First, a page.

Whenever a question pops up on SO about Java synchronization, some people are very eager to point out that
synchronized(this) should be avoided. Instead, they claim, a lock on a private reference is to be preferred.
Some of the given reasons are:
- some evil code may steal your lock (very popular this one, also has an "accidentally" variant)
- all synchronized methods within the same class use the exact same lock, which reduces throughput
- you are (unnecessarily) exposing too much information
Other people, including me, argue that
synchronized(this) is an idiom that is used a lot (also in Java libraries), is safe and well understood. It should not be avoided because you have a bug and you don't have a clue of what is going on in your multithreaded program. In other words: if it is applicable, then use it.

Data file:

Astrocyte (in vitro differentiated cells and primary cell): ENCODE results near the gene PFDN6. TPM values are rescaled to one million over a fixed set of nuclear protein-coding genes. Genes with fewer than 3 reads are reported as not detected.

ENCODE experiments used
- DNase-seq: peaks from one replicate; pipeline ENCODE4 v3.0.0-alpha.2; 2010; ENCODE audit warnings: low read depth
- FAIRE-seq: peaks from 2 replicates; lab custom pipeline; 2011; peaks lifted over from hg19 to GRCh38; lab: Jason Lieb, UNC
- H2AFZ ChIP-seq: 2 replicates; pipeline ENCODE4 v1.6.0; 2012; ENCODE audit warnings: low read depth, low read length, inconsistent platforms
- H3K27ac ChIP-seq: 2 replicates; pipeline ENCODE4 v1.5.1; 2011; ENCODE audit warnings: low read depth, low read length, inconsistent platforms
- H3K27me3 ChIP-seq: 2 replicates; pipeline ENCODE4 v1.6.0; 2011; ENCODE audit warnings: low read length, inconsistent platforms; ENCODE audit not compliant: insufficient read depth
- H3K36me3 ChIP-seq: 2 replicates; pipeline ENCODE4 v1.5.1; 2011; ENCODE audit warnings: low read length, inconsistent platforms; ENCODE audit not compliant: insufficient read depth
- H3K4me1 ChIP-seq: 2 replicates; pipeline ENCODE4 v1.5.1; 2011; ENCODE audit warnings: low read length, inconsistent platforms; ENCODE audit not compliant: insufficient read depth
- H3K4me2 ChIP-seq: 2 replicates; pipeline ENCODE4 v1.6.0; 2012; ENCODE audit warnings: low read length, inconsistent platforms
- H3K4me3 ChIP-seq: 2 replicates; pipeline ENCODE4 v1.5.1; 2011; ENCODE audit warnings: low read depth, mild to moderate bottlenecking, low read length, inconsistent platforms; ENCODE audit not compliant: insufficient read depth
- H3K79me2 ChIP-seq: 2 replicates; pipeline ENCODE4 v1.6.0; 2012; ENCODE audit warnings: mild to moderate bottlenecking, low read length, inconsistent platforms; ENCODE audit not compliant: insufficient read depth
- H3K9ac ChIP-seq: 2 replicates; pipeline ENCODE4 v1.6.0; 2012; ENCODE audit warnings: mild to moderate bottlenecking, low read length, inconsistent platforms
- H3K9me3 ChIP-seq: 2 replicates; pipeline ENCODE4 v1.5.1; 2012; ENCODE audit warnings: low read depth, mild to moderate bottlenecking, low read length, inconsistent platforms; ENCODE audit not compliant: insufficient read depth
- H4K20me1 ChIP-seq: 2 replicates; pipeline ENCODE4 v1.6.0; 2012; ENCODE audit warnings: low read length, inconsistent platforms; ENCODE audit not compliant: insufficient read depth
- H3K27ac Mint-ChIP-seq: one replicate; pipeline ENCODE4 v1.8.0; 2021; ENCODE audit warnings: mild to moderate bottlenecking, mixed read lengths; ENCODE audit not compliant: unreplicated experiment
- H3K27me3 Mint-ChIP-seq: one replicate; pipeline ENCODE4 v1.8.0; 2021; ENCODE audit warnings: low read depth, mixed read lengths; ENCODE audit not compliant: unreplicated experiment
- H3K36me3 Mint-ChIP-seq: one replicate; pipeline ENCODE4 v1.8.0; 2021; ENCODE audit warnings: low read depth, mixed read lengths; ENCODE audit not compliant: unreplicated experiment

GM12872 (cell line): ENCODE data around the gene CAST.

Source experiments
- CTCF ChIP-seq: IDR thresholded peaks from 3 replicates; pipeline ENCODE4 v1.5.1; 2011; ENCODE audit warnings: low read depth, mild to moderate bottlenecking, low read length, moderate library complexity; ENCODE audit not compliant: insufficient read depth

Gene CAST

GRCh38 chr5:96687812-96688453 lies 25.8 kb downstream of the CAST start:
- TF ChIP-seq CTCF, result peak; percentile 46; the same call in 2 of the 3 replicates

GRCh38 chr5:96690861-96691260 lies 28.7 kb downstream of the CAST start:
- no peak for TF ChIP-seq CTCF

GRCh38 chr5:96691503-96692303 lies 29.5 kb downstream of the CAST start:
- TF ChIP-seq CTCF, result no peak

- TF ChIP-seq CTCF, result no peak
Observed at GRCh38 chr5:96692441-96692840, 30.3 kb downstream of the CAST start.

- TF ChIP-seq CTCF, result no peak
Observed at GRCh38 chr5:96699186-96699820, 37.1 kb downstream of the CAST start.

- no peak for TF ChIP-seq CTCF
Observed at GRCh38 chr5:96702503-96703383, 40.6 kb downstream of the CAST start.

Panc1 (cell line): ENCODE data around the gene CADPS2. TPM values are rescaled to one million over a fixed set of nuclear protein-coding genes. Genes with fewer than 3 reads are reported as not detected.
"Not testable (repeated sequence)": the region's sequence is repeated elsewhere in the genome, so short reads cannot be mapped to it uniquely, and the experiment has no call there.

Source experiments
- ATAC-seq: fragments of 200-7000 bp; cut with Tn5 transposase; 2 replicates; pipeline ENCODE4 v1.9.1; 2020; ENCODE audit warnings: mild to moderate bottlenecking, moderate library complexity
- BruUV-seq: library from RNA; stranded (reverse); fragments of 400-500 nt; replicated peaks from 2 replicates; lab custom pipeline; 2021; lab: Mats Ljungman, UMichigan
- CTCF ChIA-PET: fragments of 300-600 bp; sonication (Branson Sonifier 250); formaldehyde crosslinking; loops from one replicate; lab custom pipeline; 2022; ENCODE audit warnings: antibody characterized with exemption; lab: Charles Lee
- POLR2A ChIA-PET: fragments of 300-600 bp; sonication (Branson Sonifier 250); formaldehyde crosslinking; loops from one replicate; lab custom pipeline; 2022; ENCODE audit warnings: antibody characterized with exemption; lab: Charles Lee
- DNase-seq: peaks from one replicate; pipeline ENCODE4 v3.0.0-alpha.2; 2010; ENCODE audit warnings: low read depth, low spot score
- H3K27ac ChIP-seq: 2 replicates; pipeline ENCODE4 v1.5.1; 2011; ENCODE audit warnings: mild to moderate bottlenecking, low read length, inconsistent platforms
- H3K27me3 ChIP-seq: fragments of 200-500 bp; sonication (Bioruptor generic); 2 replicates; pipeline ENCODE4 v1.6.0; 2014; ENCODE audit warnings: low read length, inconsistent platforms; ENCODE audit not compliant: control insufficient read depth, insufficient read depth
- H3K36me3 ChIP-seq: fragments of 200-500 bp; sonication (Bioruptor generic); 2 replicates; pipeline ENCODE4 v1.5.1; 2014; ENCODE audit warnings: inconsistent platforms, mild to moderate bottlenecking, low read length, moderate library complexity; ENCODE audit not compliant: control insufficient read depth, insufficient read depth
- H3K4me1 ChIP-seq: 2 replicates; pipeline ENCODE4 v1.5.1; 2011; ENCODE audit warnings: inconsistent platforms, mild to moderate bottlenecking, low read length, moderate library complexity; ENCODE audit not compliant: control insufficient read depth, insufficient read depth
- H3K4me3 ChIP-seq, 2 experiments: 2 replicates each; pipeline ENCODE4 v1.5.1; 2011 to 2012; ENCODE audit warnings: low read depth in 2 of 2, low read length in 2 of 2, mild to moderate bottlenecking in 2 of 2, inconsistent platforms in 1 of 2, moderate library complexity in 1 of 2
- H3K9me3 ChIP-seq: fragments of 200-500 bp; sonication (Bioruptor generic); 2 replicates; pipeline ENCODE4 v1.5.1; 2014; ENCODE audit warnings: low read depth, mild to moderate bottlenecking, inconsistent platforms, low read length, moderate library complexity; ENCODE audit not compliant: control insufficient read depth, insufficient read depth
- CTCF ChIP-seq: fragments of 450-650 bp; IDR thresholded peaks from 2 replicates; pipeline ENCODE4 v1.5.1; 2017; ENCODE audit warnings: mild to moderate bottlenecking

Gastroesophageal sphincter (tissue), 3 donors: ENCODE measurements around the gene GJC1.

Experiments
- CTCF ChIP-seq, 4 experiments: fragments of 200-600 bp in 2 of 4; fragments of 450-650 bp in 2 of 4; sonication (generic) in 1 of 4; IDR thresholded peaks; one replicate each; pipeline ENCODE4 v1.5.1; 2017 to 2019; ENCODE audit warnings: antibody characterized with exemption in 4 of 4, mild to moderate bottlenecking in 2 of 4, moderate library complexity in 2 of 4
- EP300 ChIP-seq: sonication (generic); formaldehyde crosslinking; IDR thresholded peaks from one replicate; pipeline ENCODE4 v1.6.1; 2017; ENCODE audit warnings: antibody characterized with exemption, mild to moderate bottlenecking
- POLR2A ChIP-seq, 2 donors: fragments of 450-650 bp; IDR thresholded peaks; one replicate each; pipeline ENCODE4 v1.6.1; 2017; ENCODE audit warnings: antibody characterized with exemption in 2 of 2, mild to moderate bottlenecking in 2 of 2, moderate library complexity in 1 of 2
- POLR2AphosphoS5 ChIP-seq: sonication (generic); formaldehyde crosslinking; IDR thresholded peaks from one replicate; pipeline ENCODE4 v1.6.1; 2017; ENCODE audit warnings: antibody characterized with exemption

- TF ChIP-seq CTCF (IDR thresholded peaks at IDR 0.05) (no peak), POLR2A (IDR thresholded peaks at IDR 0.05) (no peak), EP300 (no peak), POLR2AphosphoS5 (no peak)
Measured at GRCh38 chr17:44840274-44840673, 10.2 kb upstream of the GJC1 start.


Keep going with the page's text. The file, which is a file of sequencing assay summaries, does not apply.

I am interested in seeing some real-world examples (no foobar stuff) where avoiding a lock on
this is preferable when
synchronized(this) would also do the job.
Therefore: should you always avoid
synchronized(this) and replace it with a lock on a private reference?
Some further info (updated as answers are given):
- we are talking about instance synchronization
- both implicit (synchronized methods) and explicit form of
- if you quote Bloch or other authorities on the subject, don't leave out the parts you don't like (e.g. Effective Java, item on Thread Safety: "Typically it is the lock on the instance itself, but there are exceptions.")
- if you need granularity in your locking other than
synchronized(this)is not applicable so that's not the issue